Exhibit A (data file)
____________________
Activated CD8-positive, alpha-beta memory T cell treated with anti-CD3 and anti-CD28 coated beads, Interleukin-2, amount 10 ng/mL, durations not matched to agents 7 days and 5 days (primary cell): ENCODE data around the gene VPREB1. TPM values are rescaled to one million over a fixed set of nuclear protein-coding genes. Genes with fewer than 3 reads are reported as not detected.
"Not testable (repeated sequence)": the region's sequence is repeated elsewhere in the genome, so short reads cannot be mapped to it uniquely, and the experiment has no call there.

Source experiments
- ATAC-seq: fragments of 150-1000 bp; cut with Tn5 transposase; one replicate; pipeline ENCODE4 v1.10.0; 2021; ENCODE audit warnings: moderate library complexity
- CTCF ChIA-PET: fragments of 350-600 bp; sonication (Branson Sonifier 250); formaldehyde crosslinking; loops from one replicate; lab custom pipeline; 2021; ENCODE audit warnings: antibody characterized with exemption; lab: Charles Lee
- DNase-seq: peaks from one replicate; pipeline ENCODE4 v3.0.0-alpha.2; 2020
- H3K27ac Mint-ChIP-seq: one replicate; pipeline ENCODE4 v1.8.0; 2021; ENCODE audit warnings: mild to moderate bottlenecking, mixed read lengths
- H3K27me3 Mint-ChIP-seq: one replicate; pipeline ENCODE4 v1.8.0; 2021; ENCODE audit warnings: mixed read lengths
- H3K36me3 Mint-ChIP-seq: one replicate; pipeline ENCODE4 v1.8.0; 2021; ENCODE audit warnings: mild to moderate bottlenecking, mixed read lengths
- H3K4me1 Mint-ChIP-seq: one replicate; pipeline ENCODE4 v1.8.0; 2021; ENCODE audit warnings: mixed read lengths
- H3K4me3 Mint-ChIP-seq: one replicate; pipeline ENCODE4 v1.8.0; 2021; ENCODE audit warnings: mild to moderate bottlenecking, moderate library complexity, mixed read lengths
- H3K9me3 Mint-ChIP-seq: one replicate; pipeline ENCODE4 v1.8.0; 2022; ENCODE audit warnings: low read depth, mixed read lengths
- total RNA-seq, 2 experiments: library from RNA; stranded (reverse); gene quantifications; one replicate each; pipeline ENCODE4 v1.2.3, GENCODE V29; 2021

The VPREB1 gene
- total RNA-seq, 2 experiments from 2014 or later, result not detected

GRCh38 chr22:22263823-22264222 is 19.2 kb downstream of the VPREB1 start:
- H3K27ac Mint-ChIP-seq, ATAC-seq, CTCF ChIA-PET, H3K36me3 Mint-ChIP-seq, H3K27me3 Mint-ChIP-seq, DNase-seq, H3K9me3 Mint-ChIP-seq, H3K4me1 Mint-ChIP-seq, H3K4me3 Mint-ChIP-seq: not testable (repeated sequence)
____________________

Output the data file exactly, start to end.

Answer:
Activated CD8-positive, alpha-beta memory T cell treated with anti-CD3 and anti-CD28 coated beads, Interleukin-2, amount 10 ng/mL, durations not matched to agents 7 days and 5 days (primary cell): ENCODE data around the gene VPREB1. TPM values are rescaled to one million over a fixed set of nuclear protein-coding genes. Genes with fewer than 3 reads are reported as not detected.
"Not testable (repeated sequence)": the region's sequence is repeated elsewhere in the genome, so short reads cannot be mapped to it uniquely, and the experiment has no call there.

Source experiments
- ATAC-seq: fragments of 150-1000 bp; cut with Tn5 transposase; one replicate; pipeline ENCODE4 v1.10.0; 2021; ENCODE audit warnings: moderate library complexity
- CTCF ChIA-PET: fragments of 350-600 bp; sonication (Branson Sonifier 250); formaldehyde crosslinking; loops from one replicate; lab custom pipeline; 2021; ENCODE audit warnings: antibody characterized with exemption; lab: Charles Lee
- DNase-seq: peaks from one replicate; pipeline ENCODE4 v3.0.0-alpha.2; 2020
- H3K27ac Mint-ChIP-seq: one replicate; pipeline ENCODE4 v1.8.0; 2021; ENCODE audit warnings: mild to moderate bottlenecking, mixed read lengths
- H3K27me3 Mint-ChIP-seq: one replicate; pipeline ENCODE4 v1.8.0; 2021; ENCODE audit warnings: mixed read lengths
- H3K36me3 Mint-ChIP-seq: one replicate; pipeline ENCODE4 v1.8.0; 2021; ENCODE audit warnings: mild to moderate bottlenecking, mixed read lengths
- H3K4me1 Mint-ChIP-seq: one replicate; pipeline ENCODE4 v1.8.0; 2021; ENCODE audit warnings: mixed read lengths
- H3K4me3 Mint-ChIP-seq: one replicate; pipeline ENCODE4 v1.8.0; 2021; ENCODE audit warnings: mild to moderate bottlenecking, moderate library complexity, mixed read lengths
- H3K9me3 Mint-ChIP-seq: one replicate; pipeline ENCODE4 v1.8.0; 2022; ENCODE audit warnings: low read depth, mixed read lengths
- total RNA-seq, 2 experiments: library from RNA; stranded (reverse); gene quantifications; one replicate each; pipeline ENCODE4 v1.2.3, GENCODE V29; 2021

The VPREB1 gene
- total RNA-seq, 2 experiments from 2014 or later, result not detected

GRCh38 chr22:22263823-22264222 is 19.2 kb downstream of the VPREB1 start:
- H3K27ac Mint-ChIP-seq, ATAC-seq, CTCF ChIA-PET, H3K36me3 Mint-ChIP-seq, H3K27me3 Mint-ChIP-seq, DNase-seq, H3K9me3 Mint-ChIP-seq, H3K4me1 Mint-ChIP-seq, H3K4me3 Mint-ChIP-seq: not testable (repeated sequence)